On occasion, some of my friends will ask why I listen to such “depressing music,” and I’ve always found that curious. Sure, I see their point, a lot of the stuff I enjoy features subject matter that is dark and gloomy—but, in my opinion, there is a unique kind of hope buried deep within slow, sad songs. I love them.
And it’s true that Rosie Thomas very well might be the bummer queen. But after getting the chance to talk with her for close to an hour on the phone, I think we’re on the same page in that all of our lives, at times, are filled with loneliness and sadness.
But the music that one makes or listens to doesn’t mean he or she is depressed.
Thomas’ most recent album, the reflective These Friends of Mine, was recorded with two talented musicians, Sufjan Stevens and Denison Winter. It quickly became a revealing experience for Thomas, one that even opened up a different style of songwriting.
“The relationship between three people (Thomas, Stevens, and Winter), each one of them is their own sort of individual loner self,” Thomas explained to me. “Doing that record, it reminded me a lot of how, even amongst friends, while so different from each other, that you still have that feeling of loneliness, which is a great thing to discover–as long as you don’t get into self-loathing mode of ‘no one gets me.’
It’s very refreshing to get to that place, everyone has to look at themselves in the mirror everyday, and there’s a lot of loneliness sometimes in that.”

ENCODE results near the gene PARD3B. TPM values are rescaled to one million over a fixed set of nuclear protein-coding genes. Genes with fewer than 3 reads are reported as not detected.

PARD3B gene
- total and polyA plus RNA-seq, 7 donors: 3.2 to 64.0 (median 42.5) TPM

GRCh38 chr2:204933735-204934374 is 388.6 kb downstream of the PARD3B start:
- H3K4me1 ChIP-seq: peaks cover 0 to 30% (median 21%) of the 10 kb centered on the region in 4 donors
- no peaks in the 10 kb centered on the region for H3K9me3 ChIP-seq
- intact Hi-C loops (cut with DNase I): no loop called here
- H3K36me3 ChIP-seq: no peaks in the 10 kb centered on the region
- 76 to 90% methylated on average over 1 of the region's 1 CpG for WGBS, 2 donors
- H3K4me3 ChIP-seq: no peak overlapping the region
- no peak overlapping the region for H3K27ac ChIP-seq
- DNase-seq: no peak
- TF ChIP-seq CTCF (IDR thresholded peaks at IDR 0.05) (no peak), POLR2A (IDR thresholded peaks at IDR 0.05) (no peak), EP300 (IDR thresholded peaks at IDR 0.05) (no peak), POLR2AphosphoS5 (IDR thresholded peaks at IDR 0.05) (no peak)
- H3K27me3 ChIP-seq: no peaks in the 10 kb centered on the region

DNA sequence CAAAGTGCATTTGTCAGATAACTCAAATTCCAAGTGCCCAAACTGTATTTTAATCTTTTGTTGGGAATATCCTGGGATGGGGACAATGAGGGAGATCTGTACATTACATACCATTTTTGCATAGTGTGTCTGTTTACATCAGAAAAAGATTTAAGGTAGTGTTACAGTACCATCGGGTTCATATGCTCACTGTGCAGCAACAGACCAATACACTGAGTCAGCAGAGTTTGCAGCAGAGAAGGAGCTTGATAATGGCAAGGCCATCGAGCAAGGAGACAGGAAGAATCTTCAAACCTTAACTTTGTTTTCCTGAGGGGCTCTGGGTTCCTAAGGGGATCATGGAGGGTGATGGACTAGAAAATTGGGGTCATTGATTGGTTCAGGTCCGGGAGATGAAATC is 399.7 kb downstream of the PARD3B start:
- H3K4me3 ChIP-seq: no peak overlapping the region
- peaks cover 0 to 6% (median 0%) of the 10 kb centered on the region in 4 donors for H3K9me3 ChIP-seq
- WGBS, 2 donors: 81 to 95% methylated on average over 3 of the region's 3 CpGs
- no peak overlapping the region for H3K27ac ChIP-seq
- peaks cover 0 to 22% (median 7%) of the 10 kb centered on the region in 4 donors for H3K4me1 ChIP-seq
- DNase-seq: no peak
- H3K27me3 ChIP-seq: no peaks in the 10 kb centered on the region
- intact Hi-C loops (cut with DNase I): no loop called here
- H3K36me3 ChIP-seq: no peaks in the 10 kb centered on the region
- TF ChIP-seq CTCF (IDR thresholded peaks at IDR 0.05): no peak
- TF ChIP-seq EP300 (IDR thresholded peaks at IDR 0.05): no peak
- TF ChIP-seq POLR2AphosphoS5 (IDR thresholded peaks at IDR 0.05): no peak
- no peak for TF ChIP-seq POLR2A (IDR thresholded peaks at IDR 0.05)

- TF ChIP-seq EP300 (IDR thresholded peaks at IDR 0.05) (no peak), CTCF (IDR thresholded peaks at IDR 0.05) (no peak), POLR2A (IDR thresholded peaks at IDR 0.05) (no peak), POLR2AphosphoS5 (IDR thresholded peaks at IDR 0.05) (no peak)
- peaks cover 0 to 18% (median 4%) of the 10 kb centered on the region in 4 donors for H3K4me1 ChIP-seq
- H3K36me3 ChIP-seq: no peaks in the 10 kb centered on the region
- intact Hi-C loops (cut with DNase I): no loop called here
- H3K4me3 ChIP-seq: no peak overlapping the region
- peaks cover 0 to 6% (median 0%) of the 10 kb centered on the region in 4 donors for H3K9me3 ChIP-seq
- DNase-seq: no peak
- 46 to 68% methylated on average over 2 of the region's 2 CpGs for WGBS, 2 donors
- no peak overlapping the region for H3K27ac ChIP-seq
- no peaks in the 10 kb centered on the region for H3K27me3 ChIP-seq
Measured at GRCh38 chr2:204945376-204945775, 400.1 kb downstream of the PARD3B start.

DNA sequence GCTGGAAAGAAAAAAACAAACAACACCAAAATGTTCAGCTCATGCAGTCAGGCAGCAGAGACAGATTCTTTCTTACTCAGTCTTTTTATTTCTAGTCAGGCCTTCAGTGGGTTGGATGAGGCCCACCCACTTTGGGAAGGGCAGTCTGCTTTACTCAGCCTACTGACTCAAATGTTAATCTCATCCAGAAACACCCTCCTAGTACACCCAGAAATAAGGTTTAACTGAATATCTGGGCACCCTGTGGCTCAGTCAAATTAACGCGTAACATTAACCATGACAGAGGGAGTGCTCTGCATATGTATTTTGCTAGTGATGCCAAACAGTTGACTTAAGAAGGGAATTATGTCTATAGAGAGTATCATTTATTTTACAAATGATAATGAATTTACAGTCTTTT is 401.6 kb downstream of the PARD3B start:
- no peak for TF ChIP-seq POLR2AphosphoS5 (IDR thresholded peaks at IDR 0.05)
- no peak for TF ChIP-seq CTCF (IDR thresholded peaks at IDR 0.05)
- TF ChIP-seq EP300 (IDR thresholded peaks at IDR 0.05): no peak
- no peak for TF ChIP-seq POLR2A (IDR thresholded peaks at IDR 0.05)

And usually on Thomas’ albums, the loneliness or sadness is something she’s experienced or has seen first-hand. Only With Laughter Can You Win was filled with personal laments, and If Songs Could Be Held featured one of the saddest songs I’ve ever heard, “Death Came and Got Me.” On These Friends of Mine, Thomas also uses objects to project what is missing or too far to reach.
“It’s so very easy to write so personally,” Thomas says. “One thing I think Sufjan inspired me to do, he talks about objects quite a bit, he uses a lot of nouns in his writing. And it’s so descriptive; you can picture the desk, the dress that the girl is wearing. I love the storytelling involved in that. And I think, for me, my storytelling has been so personal, maybe it hasn’t been objective to some degree; I believe it is, because I think we’re all so similar, we all do struggle with the same thing. If we’re all moved by something, we’re moved by it because we relate to it.
I’m not a big, wordy person. I have a very simple vocabulary. When I wrote ‘Kite Song,’ it was a really sad time in my life…but I’m learning to be able to allow things to come and go, and trust that things came for a reason, and they didn’t leave because I screwed it up, it was simply that was the way it meant to be.”
Rosie Thomas Forum:
She said it: